CSC102: How The Internet Works

Class Time:
M/W 9:00AM–10:20AM
Location:
Ford Hall 241
Instructor:
Eitan Mendelowitz
Office:
Ford Hall 252
Office Hours:
W 1:10PM–2:40PM (or by appointment)
Email:

Course Description

The Internet has transformed society, opening up communication channels never dreamed of by previous generations.This course introduces students to the structure, design, and operation of the Internet, beginning with the electronic and physical construction of networks and basic network protocols. It addresses personal safety online, how email and Web browsers work, and the design of simple webpages. Along the way, the course explores the historical and societal implications of this new medium.

There is no required text for this course, however, the following books are recommended:

You may also like Web 101, by Wendy Lehnert and Richard Kopec, which was used for this course in previous semesters. It contains extra material and is correspondingly more expensive. These books have been placed on reserve in the science library.

For information focused on specific topics relating to the Internet, Wikipedia usually contains accurate information.

Requirements

Weekly homework assignments expand upon the class material and develop students' expertise with related topics. Homework should be submitted via Moodle, and is due before the beginning of class (9:00am) on the day indicated.

Homework will often include a weekly quiz that will emphasize basic facts and foundational skills, and serves as a rapid assessment of material presented in the readings and in class. Quizzes are open-book and open-notes, and will be administered via Moodle.

As a culminating activity in this class, each student has the choice to either complete a take-home final exam, or to independently research a topic of current interest relating to the internet. If you choose to write a research paper, then you will present the fruits of your research as a 4-6 page paper (1000-1500 words) and in an oral presentation to the class. All research topics must be approved in advance; if a student has not submitted an approved topic by the deadline (typically in the second week of the course) then she must take the final instead.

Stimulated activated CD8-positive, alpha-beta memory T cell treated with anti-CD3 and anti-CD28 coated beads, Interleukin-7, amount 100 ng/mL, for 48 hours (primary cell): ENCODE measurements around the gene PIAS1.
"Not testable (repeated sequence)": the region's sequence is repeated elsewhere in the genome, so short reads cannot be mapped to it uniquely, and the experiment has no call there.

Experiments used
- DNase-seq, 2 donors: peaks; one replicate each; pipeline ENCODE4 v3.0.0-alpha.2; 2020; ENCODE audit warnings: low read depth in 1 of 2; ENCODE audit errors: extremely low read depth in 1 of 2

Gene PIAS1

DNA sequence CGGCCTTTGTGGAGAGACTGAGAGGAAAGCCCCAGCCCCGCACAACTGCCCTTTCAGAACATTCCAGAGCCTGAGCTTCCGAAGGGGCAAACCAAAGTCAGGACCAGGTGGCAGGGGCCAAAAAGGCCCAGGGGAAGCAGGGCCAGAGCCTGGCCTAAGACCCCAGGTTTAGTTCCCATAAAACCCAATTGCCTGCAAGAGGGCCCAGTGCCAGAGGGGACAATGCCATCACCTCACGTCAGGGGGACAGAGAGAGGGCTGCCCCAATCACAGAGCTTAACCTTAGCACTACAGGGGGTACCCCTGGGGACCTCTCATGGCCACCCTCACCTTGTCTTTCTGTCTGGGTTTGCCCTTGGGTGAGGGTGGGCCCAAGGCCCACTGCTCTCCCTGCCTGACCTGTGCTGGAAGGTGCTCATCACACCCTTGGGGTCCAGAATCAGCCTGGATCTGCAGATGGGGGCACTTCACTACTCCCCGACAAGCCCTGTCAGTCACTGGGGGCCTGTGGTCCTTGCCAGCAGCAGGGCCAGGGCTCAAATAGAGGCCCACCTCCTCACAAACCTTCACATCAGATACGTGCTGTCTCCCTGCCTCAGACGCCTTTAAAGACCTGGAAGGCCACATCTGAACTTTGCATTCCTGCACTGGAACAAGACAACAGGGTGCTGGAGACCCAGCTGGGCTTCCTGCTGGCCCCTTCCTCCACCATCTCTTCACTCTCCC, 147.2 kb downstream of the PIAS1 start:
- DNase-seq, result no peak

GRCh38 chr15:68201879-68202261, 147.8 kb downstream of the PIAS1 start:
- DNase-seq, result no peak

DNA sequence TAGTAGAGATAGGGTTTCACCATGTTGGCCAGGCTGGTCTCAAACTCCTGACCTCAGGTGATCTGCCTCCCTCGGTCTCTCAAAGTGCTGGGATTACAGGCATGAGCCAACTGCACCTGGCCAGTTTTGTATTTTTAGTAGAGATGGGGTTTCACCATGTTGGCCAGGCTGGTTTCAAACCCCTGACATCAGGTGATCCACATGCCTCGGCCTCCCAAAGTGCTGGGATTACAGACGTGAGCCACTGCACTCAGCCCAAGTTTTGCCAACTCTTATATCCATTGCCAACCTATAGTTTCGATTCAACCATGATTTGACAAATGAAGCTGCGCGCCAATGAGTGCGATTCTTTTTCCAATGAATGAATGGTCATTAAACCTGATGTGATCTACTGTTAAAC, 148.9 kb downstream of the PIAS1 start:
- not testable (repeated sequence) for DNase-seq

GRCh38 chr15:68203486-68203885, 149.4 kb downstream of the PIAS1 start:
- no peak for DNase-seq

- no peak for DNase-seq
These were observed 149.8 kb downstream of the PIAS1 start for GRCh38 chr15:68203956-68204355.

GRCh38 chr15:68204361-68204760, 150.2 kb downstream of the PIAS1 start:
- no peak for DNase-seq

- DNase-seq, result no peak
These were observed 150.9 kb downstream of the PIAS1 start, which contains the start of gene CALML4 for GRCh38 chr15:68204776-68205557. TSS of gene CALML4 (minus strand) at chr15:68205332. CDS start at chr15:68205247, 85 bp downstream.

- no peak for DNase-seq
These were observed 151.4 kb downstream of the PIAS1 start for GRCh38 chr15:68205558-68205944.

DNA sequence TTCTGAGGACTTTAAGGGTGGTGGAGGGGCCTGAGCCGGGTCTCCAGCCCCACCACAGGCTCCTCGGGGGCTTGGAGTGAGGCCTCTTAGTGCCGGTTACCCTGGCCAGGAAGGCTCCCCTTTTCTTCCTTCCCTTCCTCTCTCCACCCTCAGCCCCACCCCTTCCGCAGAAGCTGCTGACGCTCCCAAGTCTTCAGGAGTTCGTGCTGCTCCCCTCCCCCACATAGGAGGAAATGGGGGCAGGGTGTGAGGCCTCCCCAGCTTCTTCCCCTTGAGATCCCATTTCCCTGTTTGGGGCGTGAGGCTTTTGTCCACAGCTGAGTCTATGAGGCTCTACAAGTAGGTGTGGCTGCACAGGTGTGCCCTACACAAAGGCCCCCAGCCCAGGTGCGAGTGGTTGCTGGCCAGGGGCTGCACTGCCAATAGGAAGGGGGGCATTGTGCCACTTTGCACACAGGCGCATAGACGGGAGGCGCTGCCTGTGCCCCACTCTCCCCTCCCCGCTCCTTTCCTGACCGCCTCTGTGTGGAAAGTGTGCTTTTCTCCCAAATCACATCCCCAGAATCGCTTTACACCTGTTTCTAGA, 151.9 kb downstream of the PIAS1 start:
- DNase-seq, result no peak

Collaboration Policy: You may freely use internet resources and your course notes in completing assignments and quizzes for this course. You may not consult any person other than the professor when completing quizzes or exams. (Clarifying questions should be directed to the professor.) On assignments you may collaborate with others in the course, so long as you personally prepare the materials submitted under your name, and they accurately reflect your understanding of the topic. Any such collaborations should be indicated by a note submitted with the assignment.

This course is intended to be accessible to all. Students are encouraged to speak with the instructor about any changes to the course structure that could help accommodate individual learning styles.

Grading

Grading for this course emphasizes the experience gained by successfully completing the homework and other assignments. Specific weighting of different course components are listed in the table below. The class participation element includes both regular attendance, asking questions in class, and evidence of preparation for class discussions.

Homework & Quizzes:
50%
Participation:
20%
Final Exam/Paper:
30%

Late policy: All homework assignments are to be submitted before the beginning of class. Late assignments handed in before 5 pm on the due date will be penalized by half a letter grade, after that the penalty will be a full letter grade. Late assignments will not generally be accepted once the on-time papers have been graded and returned.

Additional Considerations

We want everyone to succeed in this course. Students requiring special accommodations due to disability or other factors are encouraged to contact the professor at their earliest convenience so that any necessary arrangements may be made.

This course syllabus and calendar are adapted from those by Nicholas Howe